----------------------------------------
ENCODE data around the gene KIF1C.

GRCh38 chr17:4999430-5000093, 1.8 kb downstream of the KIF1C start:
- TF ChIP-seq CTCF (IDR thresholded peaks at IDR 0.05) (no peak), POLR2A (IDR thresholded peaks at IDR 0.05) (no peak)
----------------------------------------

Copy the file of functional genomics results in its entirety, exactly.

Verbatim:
ENCODE data around the gene KIF1C.

GRCh38 chr17:4999430-5000093, 1.8 kb downstream of the KIF1C start:
- TF ChIP-seq CTCF (IDR thresholded peaks at IDR 0.05) (no peak), POLR2A (IDR thresholded peaks at IDR 0.05) (no peak)